So as you say, it comes down to adjusting consumer behavior. Funny thing is, I do have a marketing degree and actually took a class called "Consumer Behavior". One of the things we learned, even in the early 90's, is that it takes some pretty significant events to change behavior (9/11 and $4/gal gas are good examples). Prosperity had some negative effects on people's attitudes toward energy conservation and spending habits. Thats one of the reasons we are in the economic situation we are in now. Maybe, a combination of this and a push by both the private and public sectors will help to change consumer attitudes and habits.
Comment by Steve Waclo on November 24, 2010 at 5:09pm
Hello Elisa:

Thanks for you thoughtful summary of the American Council for an Energy-Efficient Economy report.
(Had to Google those folks...I really need to get out of the house more...:-).

"For one thing, we need to see how much energy we use, clearly displayed ..."

Found some additional comments on this within the report, and while monitoring is needed in homes, they point out how it already applies to automobiles. Our '08 Altima Coupe has a bar graph showing fuel economy, that can be selected from the menu. It's a real eye opener and I've used it to coax 32mpg from the 3.5 V6 @ 70mph on a flat road. Instant, real time feedback! Also, I understand the dash readout in the Prius can be mesmerizing, as well.

Along the same lines, recall what happened to small car sales when gasoline approached, and in some exceeded $4/gal a few years back. Fuzzy on the details, but was that the beginning of the SUV death spiral?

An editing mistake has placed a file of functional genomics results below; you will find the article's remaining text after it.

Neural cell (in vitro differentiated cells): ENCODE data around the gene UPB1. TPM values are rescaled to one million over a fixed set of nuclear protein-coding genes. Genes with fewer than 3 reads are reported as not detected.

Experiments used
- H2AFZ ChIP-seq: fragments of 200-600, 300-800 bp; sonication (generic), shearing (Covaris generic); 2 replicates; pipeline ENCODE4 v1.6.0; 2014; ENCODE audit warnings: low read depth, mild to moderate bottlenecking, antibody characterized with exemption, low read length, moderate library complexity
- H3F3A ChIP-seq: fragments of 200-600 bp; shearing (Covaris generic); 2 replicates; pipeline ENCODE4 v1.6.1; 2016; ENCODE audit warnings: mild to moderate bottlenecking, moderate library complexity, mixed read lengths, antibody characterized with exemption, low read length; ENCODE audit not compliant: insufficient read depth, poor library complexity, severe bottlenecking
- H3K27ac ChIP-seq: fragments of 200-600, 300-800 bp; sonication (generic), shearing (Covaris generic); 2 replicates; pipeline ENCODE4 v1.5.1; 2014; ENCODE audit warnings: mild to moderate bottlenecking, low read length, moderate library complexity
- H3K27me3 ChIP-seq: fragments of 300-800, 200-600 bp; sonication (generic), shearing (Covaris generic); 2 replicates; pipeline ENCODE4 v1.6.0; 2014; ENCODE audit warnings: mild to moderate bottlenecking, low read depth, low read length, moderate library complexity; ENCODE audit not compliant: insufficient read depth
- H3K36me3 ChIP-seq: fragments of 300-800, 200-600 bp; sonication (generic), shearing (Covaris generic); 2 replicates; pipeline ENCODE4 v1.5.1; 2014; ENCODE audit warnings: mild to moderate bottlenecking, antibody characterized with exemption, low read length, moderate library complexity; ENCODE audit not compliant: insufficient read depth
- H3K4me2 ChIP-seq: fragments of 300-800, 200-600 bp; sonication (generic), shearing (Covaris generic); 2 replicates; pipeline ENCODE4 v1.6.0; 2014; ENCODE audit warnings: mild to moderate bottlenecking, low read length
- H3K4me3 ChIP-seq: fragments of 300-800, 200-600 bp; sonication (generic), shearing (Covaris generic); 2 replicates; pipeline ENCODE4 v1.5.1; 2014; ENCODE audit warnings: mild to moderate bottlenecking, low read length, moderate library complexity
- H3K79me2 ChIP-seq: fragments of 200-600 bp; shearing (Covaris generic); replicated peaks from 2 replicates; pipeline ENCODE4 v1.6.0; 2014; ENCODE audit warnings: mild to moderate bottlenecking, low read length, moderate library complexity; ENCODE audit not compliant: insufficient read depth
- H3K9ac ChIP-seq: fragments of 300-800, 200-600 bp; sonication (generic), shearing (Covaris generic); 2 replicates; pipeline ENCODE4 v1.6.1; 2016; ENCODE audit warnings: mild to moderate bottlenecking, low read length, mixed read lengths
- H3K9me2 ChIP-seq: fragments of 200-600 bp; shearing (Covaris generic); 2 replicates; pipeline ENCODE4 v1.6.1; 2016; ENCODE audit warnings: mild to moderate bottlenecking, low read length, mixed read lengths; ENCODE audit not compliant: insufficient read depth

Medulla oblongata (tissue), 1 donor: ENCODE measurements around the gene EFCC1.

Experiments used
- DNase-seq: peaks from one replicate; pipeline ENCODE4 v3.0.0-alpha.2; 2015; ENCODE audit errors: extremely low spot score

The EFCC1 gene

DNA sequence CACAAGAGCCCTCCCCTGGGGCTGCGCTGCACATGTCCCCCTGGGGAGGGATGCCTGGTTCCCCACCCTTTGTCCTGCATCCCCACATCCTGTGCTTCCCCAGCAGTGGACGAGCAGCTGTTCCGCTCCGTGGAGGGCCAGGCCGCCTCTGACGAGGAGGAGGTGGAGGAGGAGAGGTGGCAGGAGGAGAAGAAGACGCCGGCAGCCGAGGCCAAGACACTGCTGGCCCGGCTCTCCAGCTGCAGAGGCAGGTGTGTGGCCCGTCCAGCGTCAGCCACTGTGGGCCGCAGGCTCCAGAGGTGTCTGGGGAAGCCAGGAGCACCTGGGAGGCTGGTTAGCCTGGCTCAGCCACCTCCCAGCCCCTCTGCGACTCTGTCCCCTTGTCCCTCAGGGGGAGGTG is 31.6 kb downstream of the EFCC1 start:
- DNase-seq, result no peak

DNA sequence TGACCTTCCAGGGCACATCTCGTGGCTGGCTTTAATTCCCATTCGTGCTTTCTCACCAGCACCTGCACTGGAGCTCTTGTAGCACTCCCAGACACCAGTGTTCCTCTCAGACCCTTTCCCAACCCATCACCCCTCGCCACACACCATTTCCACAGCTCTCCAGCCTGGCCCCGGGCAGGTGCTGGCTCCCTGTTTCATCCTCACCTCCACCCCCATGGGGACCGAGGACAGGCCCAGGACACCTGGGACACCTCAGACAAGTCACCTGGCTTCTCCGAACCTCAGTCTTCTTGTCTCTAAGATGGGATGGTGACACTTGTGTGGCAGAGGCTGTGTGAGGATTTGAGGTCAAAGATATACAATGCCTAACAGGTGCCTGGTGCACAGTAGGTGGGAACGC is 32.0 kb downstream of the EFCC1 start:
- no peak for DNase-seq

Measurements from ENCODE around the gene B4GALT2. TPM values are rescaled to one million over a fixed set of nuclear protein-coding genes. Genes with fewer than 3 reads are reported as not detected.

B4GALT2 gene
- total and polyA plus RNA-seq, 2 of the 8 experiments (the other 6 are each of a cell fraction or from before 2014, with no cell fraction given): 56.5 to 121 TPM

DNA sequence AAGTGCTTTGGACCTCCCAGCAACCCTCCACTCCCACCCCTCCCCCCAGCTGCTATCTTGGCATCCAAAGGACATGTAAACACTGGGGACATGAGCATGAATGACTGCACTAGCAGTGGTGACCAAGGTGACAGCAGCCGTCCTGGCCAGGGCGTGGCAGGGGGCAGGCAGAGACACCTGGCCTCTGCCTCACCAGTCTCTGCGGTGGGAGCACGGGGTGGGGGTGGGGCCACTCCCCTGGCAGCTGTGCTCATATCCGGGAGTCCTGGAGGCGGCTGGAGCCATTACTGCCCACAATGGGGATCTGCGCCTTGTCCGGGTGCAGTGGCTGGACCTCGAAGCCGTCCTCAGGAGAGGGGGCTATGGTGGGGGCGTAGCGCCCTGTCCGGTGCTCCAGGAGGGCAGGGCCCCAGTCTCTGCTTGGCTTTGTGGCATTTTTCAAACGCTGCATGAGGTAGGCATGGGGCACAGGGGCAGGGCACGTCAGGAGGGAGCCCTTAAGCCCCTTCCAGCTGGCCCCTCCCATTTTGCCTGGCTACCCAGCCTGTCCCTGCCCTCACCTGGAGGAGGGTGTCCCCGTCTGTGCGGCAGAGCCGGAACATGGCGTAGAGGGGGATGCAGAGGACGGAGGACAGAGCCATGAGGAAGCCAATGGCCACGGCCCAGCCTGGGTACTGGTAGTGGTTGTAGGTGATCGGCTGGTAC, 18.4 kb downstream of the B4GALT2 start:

"And believe it or not, money doesn’t really motivate us very much..."

The report explores this concept in greater detail as well, and while the statement is generally true, "lots of money, immediately" does change minds and behaviors". (see gas comment, above).

One more item, and I shall depart.

Early on, above, you made this comment:

"I cannot think of a single commercial that encourages us to plug-in, even though electricity is the chief product of 3,000 utilities in the United States."

While I will admit, the video that follows is second order encouragement to buy electric power (Reddy Kilowatt does not appear in the commercial :-),

http://www.youtube.com/watch?v=0xQtEmISMhQ

...if slick marketing can persuade folks to drop $300 + on what is essentially a glorified electric toaster oven, (apologies to the Amish) there are lessons to be learned. The mind recoils at thoughts of how those $$$ could be better spent on simple weatherization techniques...or the services of a qualified auditor. And don't get me started on operating costs.

Thanks again for bringing this to everyone attention...at very least, I encourage a quick read of the executive summary.

Steve